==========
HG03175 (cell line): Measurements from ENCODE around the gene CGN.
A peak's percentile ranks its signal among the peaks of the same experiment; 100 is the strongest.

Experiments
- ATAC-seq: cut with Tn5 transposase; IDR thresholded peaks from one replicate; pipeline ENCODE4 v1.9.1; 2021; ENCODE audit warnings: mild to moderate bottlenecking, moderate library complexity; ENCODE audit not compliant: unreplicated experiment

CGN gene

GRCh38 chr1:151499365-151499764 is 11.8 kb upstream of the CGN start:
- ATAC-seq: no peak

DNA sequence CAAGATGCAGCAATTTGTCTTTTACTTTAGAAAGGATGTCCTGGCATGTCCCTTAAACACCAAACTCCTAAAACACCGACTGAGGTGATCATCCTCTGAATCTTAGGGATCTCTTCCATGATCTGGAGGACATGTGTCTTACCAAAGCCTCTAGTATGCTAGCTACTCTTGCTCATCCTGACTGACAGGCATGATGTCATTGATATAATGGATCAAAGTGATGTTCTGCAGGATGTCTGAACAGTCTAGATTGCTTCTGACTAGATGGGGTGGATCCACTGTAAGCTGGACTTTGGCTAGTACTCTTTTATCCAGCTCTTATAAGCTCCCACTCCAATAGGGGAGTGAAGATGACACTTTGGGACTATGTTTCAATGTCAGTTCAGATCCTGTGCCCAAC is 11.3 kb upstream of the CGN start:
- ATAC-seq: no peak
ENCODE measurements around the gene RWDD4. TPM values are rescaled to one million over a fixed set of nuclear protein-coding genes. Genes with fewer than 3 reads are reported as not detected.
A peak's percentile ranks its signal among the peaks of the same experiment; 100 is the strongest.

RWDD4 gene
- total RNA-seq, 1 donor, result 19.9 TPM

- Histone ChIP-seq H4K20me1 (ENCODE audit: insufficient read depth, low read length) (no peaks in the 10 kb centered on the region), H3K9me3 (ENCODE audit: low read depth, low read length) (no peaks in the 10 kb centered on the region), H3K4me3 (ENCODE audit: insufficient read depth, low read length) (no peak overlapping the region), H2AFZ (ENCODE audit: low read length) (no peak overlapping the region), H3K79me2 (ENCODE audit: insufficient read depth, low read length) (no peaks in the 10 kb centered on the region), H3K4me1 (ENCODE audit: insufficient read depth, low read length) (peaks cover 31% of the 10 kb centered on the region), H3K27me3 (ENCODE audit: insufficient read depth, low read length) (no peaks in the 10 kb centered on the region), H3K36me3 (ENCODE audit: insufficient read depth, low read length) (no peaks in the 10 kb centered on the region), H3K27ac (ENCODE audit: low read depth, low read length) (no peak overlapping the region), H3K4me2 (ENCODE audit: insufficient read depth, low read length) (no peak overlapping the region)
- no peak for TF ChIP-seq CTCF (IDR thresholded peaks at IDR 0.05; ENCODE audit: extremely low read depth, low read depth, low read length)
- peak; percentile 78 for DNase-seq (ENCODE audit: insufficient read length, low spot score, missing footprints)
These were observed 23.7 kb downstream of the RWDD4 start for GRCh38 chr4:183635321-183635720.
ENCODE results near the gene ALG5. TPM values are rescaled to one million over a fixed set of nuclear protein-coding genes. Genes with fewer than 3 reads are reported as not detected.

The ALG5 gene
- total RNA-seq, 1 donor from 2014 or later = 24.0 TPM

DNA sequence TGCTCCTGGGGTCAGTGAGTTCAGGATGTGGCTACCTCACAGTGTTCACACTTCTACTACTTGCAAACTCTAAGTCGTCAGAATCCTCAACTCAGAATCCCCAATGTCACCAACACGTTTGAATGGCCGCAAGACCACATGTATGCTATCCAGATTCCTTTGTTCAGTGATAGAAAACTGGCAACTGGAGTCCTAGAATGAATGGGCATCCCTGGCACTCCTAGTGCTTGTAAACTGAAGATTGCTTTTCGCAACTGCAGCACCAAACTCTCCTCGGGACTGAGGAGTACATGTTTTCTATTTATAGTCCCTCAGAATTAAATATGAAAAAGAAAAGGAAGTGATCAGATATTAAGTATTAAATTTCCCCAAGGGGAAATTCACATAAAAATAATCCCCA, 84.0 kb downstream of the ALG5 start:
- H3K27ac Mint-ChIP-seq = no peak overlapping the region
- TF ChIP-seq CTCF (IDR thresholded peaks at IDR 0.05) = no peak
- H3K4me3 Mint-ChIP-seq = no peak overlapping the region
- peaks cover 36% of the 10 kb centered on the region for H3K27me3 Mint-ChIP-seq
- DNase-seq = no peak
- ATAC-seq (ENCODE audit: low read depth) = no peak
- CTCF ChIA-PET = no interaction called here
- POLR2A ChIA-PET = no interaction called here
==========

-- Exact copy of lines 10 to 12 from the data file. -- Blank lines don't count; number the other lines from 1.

ENCODE measurements around the gene RWDD4. TPM values are rescaled to one million over a fixed set of nuclear protein-coding genes. Genes with fewer than 3 reads are reported as not detected.
A peak's percentile ranks its signal among the peaks of the same experiment; 100 is the strongest.

RWDD4 gene